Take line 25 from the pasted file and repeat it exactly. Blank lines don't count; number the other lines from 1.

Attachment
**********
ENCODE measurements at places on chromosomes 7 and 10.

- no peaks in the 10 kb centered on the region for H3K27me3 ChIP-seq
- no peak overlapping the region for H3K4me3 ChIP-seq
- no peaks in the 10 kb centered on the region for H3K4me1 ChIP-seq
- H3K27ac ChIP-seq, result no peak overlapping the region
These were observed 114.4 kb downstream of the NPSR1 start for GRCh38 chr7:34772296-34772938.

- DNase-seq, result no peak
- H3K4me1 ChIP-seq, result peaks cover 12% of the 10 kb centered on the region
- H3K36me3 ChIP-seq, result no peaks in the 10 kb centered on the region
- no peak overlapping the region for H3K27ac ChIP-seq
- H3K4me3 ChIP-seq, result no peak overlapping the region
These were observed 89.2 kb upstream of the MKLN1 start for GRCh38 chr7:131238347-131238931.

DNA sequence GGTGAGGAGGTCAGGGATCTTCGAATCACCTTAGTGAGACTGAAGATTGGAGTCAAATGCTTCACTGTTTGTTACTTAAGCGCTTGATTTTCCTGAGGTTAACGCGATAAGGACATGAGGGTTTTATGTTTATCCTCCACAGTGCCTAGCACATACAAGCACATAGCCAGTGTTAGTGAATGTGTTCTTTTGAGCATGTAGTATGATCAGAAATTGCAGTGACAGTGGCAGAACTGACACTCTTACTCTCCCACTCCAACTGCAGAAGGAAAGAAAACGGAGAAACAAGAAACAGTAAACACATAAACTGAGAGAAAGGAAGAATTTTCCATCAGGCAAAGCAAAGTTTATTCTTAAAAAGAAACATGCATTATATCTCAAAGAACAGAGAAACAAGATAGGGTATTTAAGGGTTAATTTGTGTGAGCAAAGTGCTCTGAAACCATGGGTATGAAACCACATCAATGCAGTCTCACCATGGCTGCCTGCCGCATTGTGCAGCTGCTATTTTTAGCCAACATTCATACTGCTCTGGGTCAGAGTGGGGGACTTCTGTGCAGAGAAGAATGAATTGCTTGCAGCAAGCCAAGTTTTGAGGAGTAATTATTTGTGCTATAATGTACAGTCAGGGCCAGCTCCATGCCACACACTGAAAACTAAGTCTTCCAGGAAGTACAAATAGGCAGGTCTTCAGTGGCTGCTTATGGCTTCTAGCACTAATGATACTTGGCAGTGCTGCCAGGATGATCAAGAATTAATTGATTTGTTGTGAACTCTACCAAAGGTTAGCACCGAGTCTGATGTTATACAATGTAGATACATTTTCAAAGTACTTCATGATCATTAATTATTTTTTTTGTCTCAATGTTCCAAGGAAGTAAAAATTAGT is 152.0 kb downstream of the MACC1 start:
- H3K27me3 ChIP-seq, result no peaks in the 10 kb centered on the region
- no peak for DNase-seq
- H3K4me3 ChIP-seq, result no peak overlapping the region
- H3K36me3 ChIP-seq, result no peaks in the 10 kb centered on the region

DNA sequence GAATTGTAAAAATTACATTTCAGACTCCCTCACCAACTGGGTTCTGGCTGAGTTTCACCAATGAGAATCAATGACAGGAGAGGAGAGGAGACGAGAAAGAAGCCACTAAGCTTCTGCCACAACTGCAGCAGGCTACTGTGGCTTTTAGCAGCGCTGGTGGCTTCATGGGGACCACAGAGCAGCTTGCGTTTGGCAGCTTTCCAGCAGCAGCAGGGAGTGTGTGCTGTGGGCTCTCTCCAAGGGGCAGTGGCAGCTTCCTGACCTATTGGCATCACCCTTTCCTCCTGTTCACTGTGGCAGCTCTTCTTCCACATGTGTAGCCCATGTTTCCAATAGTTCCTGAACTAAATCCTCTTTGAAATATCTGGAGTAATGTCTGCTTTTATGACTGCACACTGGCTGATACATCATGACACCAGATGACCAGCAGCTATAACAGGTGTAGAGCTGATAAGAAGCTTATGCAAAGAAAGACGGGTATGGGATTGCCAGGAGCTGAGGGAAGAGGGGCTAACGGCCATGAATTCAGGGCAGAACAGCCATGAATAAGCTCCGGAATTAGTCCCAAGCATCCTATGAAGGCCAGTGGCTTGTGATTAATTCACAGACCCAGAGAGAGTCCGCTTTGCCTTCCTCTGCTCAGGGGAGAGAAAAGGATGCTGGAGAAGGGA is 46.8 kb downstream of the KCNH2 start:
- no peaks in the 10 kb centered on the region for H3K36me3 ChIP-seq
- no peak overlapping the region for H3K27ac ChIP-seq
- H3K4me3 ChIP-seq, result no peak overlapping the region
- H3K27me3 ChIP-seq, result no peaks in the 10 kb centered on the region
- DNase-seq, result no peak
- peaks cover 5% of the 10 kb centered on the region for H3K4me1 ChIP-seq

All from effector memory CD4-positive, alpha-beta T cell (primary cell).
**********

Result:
All from effector memory CD4-positive, alpha-beta T cell (primary cell).